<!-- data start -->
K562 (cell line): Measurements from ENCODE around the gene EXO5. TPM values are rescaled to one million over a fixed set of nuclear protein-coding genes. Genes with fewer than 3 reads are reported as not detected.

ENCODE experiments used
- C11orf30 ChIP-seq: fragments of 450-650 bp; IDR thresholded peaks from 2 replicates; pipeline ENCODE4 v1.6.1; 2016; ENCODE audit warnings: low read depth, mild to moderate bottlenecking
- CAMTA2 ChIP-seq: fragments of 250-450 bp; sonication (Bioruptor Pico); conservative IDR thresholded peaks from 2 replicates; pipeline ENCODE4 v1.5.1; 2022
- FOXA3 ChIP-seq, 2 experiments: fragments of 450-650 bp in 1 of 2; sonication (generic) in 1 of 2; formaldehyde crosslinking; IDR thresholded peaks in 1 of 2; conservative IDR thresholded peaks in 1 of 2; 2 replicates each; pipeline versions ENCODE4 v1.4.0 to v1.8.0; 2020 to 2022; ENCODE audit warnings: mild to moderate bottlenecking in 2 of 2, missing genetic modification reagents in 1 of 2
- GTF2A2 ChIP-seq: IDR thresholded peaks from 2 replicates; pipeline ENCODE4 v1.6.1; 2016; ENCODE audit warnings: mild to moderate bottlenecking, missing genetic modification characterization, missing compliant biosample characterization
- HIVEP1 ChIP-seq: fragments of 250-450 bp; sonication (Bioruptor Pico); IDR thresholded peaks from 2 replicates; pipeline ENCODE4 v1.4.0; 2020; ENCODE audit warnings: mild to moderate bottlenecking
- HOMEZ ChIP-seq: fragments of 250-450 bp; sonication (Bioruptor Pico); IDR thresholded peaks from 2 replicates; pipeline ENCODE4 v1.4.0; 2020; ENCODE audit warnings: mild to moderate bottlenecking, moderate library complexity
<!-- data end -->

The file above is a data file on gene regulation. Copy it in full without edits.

K562 (cell line): Measurements from ENCODE around the gene EXO5. TPM values are rescaled to one million over a fixed set of nuclear protein-coding genes. Genes with fewer than 3 reads are reported as not detected.

ENCODE experiments used
- C11orf30 ChIP-seq: fragments of 450-650 bp; IDR thresholded peaks from 2 replicates; pipeline ENCODE4 v1.6.1; 2016; ENCODE audit warnings: low read depth, mild to moderate bottlenecking
- CAMTA2 ChIP-seq: fragments of 250-450 bp; sonication (Bioruptor Pico); conservative IDR thresholded peaks from 2 replicates; pipeline ENCODE4 v1.5.1; 2022
- FOXA3 ChIP-seq, 2 experiments: fragments of 450-650 bp in 1 of 2; sonication (generic) in 1 of 2; formaldehyde crosslinking; IDR thresholded peaks in 1 of 2; conservative IDR thresholded peaks in 1 of 2; 2 replicates each; pipeline versions ENCODE4 v1.4.0 to v1.8.0; 2020 to 2022; ENCODE audit warnings: mild to moderate bottlenecking in 2 of 2, missing genetic modification reagents in 1 of 2
- GTF2A2 ChIP-seq: IDR thresholded peaks from 2 replicates; pipeline ENCODE4 v1.6.1; 2016; ENCODE audit warnings: mild to moderate bottlenecking, missing genetic modification characterization, missing compliant biosample characterization
- HIVEP1 ChIP-seq: fragments of 250-450 bp; sonication (Bioruptor Pico); IDR thresholded peaks from 2 replicates; pipeline ENCODE4 v1.4.0; 2020; ENCODE audit warnings: mild to moderate bottlenecking
- HOMEZ ChIP-seq: fragments of 250-450 bp; sonication (Bioruptor Pico); IDR thresholded peaks from 2 replicates; pipeline ENCODE4 v1.4.0; 2020; ENCODE audit warnings: mild to moderate bottlenecking, moderate library complexity